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By Rebekah Kebede
PERTH, June 8 Miners at Australia's BHP Billiton
Mitsubishi Alliance (BMA), the world's biggest exporter of
metallurgical coal, voted on Wednesday to strike, likely early
next week, a union official said on Wednesday.
"Monday and Tuesday, it looks like strike action is going to
take place ... 4,000 workers are going to take strike," an
official for the Construction Forestry Mining and Energy Union
The official said he could not confirm the length of the
strike, which would be the first industrial action at BMA mines
in more than a decade. The four thousand workers make up about
two-thirds of BMA's total workforce at the mines.
A prolonged strike could hike metallurgical prices, raising
costs for Asian steelmakers, though BHP, which has long lobbied
to move to monthly from quarterly contracts may not be in a
hurry to settle, according to one analyst.
"While 2011 third quarter monthly price contract talks
continue - BHP/BMA will be in no rush to settle... it actually
benefits from the supply tension that this dispute creates," Tom
Price, a commodities analyst with UBS said in a note earlier
The strike would hit BHP Billiton just as
Australia's coal mining sector, which supplies nearly two-thirds
of the world's traded steel-making coal and more than 10 percent
of the country's goods exports, was getting back on its feet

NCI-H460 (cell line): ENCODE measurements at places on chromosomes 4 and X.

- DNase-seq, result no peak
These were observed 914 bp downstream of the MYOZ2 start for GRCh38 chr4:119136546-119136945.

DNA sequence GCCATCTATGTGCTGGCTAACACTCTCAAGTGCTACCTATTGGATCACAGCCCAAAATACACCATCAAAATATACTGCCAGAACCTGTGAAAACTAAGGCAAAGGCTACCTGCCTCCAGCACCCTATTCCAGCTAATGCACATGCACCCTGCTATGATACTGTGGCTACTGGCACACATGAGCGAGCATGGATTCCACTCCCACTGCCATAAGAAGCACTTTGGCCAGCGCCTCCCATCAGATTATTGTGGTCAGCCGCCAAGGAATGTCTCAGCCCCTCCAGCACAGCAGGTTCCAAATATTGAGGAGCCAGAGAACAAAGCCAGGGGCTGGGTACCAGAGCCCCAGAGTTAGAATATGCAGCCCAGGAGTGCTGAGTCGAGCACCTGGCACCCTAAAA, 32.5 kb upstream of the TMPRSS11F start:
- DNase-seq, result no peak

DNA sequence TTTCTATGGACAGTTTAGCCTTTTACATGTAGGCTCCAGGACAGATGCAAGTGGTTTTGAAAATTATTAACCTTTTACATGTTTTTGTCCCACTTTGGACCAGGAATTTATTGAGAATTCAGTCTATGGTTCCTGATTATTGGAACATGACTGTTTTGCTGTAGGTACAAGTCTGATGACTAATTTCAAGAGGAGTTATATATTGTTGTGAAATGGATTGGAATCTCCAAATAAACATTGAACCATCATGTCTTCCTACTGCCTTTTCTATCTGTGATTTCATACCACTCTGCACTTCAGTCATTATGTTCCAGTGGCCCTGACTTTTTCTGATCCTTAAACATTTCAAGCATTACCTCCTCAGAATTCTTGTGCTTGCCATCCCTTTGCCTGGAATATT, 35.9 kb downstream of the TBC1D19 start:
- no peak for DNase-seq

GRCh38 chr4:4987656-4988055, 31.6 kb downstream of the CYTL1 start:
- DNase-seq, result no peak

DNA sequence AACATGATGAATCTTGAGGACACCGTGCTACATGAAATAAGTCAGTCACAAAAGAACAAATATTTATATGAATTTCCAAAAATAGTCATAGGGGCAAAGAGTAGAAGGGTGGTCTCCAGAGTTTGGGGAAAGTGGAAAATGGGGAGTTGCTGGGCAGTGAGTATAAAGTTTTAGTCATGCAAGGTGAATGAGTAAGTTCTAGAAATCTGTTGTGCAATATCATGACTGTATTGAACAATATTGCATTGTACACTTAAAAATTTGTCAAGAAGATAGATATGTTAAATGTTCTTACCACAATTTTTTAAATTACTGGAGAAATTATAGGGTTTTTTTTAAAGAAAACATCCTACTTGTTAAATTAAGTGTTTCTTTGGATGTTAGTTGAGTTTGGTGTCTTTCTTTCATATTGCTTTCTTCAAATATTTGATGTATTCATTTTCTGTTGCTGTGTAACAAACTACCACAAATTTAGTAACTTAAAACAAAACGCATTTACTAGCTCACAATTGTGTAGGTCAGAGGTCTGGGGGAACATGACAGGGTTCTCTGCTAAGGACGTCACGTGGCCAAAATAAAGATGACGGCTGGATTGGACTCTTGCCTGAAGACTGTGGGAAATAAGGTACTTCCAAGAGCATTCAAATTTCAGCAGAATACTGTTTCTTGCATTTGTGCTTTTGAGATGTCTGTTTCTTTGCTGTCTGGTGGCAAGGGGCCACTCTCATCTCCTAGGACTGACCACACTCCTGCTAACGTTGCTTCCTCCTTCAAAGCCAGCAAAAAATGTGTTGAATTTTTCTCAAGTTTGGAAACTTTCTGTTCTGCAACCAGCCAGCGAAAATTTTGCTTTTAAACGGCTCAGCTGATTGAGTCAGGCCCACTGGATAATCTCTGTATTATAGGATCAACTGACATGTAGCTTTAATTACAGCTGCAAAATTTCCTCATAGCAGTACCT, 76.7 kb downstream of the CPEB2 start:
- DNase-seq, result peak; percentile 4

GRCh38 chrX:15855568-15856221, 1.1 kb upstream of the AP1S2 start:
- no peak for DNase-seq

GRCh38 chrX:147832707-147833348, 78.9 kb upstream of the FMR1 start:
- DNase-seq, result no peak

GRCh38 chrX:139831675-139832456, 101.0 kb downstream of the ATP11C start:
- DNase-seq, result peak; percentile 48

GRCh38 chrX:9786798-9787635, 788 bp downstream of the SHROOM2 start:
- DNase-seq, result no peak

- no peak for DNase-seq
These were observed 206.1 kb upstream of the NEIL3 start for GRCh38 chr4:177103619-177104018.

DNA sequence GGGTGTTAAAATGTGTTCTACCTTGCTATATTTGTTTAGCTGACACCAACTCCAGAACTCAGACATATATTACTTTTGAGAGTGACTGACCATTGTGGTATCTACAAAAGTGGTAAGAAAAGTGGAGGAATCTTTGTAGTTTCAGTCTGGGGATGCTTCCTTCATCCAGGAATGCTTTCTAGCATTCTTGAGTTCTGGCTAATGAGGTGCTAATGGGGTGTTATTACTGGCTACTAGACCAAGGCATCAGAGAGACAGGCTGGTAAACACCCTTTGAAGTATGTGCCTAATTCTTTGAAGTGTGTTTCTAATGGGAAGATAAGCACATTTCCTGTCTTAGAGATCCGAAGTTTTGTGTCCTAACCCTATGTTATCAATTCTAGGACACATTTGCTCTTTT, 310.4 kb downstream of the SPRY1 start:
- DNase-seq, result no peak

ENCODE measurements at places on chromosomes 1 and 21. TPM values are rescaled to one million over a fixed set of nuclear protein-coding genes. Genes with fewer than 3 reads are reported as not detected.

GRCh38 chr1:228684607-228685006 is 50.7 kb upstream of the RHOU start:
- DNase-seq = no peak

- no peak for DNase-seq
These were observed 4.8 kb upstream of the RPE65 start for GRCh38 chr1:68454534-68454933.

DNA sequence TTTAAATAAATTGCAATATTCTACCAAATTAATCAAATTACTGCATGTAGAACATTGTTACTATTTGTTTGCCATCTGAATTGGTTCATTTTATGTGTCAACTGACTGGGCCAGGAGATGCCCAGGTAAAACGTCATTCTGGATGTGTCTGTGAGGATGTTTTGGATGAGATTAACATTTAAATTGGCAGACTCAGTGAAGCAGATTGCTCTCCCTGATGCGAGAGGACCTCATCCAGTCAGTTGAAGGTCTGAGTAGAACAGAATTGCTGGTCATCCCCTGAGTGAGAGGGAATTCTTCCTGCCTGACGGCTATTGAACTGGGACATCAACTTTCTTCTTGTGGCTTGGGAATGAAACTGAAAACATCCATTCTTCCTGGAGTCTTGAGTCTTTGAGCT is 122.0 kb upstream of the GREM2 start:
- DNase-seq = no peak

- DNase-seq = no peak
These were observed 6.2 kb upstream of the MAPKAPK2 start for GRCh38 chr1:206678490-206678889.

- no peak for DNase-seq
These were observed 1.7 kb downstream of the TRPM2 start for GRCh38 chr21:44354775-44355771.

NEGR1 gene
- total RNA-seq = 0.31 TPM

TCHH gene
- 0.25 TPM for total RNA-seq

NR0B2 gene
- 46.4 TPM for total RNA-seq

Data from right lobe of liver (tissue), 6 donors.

after heavy Southern Hemisphere summer rains forced several
mines to declare force majeure on exports.
Coal miners have complained about different pay levels for
union workers and non-union contractors and are worried over job
security, according to the union. [ID:nL3E7H3017]
Union workers voted in favour of the right to strike late
last week, but gave no indication that an industrial action was
imminent and union officials had held out the possibility of a
strike only as a last resort if talks with the alliance broke
BHP Billiton said it has tried to accelerate negotiations by
offering a 5 percent annual pay increase and a A$5,000 signing
bonus for those who sign a new agreement with the company.
"BMA is extremely disappointed that the unions have elected
to take this unnecessarily aggressive action," a BHP spokeswoman
said late Wednesday.
Disruptions to the mines could impact the Australian economy
adversely -- the mines have a combined production capacity of
more than 58 million tonnes per year, with nearly all of their
output shipped overseas for steel production.
Coal is Australia's largest export and exports of
metallurgical coal accounts for A$24.5($24.5) billion of the
nation's A$202.17 billion in total goods exports last year,
according to government data.
Queensland state lost up to 30 million tonnes of coal
production when monsoon rains and a cyclone battered the eastern
seaboard between November and February, exacting a high
financial toll on the national economy.
The drop, equivalent to 15 percent of annual output, has
curbed economic growth and exacerbated a worldwide shortfall of
(Reporting by Rebekah Kebede; Editing by Ed Lane)